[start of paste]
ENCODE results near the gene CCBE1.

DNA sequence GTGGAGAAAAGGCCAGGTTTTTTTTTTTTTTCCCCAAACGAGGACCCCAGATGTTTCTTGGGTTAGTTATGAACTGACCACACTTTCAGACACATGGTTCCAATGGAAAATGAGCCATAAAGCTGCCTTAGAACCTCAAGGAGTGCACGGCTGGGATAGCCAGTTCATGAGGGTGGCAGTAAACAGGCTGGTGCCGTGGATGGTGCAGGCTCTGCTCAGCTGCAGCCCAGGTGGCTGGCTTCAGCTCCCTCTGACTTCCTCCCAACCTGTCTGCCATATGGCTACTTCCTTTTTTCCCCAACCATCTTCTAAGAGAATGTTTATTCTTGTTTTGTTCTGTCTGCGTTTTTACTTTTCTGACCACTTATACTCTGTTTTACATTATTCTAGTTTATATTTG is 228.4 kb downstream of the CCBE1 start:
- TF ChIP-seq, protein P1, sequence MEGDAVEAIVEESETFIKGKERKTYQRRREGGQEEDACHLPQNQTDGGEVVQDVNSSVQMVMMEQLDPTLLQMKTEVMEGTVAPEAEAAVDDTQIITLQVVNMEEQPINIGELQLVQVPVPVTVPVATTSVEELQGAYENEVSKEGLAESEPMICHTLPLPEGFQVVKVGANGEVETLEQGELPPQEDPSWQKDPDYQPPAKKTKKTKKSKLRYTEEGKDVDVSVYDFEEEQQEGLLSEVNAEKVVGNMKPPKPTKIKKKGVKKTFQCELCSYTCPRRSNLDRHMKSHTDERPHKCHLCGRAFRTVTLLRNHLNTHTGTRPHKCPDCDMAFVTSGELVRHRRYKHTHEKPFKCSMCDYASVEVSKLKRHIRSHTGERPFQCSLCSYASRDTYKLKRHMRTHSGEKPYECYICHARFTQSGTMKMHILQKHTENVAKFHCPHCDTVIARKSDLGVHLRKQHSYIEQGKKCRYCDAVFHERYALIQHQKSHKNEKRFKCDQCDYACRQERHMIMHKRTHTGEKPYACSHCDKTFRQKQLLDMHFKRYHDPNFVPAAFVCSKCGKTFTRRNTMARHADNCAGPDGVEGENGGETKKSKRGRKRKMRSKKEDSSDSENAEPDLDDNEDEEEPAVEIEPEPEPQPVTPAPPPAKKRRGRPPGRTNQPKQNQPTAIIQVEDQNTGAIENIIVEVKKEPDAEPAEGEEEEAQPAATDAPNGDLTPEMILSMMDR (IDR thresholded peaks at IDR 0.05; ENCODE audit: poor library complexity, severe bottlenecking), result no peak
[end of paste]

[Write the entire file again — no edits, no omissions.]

ENCODE results near the gene CCBE1.

DNA sequence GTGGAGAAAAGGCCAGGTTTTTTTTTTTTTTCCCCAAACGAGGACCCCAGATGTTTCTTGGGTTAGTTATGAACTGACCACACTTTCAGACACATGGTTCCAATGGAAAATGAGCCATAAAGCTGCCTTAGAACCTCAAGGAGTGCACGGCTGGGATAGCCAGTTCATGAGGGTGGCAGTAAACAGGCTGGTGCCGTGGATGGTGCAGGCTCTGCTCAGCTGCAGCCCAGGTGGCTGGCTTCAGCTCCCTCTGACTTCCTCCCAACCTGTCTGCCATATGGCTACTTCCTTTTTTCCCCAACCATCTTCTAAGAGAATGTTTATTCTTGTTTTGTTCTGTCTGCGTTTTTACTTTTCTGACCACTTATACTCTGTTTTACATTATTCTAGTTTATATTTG is 228.4 kb downstream of the CCBE1 start:
- TF ChIP-seq, protein P1, sequence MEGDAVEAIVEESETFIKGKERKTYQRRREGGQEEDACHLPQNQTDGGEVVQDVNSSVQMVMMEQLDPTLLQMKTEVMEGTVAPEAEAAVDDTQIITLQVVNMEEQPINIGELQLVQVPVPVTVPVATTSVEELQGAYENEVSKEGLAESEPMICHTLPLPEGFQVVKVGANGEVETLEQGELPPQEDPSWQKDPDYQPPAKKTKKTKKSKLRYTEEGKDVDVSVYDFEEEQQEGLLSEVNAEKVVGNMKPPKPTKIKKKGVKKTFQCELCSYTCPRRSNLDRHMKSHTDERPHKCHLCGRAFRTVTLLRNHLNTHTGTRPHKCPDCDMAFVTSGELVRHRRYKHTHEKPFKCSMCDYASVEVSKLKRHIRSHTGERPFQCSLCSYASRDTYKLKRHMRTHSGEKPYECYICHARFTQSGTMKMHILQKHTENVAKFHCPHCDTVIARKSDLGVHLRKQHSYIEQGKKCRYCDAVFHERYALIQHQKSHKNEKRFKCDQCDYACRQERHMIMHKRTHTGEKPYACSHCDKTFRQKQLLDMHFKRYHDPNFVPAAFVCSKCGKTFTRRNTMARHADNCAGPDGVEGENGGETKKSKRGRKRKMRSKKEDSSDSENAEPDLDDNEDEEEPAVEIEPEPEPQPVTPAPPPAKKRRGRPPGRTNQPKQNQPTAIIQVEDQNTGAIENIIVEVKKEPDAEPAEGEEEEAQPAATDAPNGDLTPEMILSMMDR (IDR thresholded peaks at IDR 0.05; ENCODE audit: poor library complexity, severe bottlenecking), result no peak